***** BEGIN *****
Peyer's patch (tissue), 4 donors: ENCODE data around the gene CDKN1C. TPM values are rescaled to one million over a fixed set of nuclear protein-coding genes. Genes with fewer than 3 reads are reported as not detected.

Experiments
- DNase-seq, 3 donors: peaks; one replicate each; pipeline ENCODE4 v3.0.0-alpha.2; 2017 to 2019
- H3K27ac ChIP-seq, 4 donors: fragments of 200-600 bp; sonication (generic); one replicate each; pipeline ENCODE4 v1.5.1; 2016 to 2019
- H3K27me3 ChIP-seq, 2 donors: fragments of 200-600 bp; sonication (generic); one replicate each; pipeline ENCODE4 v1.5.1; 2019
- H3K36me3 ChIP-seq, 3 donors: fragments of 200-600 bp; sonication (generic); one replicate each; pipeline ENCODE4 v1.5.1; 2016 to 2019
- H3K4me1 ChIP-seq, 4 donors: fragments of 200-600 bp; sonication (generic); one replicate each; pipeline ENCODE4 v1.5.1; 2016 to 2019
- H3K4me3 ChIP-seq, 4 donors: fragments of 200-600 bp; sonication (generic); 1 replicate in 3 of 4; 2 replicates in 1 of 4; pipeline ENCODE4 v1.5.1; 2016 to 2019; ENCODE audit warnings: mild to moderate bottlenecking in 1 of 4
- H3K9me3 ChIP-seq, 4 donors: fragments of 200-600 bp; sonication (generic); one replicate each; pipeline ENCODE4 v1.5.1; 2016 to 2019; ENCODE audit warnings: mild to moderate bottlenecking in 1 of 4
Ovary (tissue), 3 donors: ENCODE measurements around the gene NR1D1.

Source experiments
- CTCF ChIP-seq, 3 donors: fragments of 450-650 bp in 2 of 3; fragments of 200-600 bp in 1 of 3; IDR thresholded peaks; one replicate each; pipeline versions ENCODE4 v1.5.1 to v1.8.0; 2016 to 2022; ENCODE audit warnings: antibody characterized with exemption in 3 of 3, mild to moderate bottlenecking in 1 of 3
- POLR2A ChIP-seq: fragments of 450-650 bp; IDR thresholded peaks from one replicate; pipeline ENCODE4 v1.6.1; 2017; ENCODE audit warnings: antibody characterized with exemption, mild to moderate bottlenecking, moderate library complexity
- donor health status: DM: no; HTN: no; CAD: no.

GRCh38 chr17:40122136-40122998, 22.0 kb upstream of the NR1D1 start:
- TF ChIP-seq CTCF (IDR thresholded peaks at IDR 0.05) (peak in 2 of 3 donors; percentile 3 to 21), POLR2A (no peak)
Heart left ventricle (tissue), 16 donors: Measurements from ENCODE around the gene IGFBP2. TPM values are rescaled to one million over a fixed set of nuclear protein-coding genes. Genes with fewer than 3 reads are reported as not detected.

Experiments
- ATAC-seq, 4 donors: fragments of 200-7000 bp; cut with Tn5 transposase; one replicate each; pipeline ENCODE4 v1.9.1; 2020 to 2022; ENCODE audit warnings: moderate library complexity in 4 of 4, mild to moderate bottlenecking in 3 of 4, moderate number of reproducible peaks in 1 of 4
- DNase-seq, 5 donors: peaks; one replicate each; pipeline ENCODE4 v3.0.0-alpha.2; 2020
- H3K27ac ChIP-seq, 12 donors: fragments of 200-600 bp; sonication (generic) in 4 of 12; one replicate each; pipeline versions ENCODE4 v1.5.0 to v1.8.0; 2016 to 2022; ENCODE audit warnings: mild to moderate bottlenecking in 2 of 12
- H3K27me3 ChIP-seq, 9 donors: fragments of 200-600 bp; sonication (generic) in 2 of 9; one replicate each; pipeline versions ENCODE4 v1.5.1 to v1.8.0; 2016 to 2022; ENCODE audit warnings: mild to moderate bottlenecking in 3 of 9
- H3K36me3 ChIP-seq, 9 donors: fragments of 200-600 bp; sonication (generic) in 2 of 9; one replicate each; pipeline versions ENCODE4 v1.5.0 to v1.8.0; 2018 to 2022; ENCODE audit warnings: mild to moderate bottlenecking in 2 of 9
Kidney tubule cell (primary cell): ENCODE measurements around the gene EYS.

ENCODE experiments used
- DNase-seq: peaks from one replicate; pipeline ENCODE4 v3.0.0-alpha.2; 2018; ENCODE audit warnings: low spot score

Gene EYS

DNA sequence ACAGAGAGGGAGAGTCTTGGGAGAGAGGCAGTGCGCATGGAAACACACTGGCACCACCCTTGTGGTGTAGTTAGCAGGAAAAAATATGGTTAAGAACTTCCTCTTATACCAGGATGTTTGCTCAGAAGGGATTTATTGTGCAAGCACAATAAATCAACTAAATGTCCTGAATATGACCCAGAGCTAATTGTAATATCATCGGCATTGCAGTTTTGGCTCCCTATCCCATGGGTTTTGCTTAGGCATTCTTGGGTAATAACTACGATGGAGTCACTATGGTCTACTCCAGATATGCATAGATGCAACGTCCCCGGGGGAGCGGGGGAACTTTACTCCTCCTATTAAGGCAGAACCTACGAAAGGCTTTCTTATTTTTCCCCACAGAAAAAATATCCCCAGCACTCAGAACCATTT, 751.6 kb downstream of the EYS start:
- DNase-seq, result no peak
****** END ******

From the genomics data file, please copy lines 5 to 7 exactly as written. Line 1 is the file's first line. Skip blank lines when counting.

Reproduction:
- H3K27me3 ChIP-seq, 2 donors: fragments of 200-600 bp; sonication (generic); one replicate each; pipeline ENCODE4 v1.5.1; 2019
- H3K36me3 ChIP-seq, 3 donors: fragments of 200-600 bp; sonication (generic); one replicate each; pipeline ENCODE4 v1.5.1; 2016 to 2019
- H3K4me1 ChIP-seq, 4 donors: fragments of 200-600 bp; sonication (generic); one replicate each; pipeline ENCODE4 v1.5.1; 2016 to 2019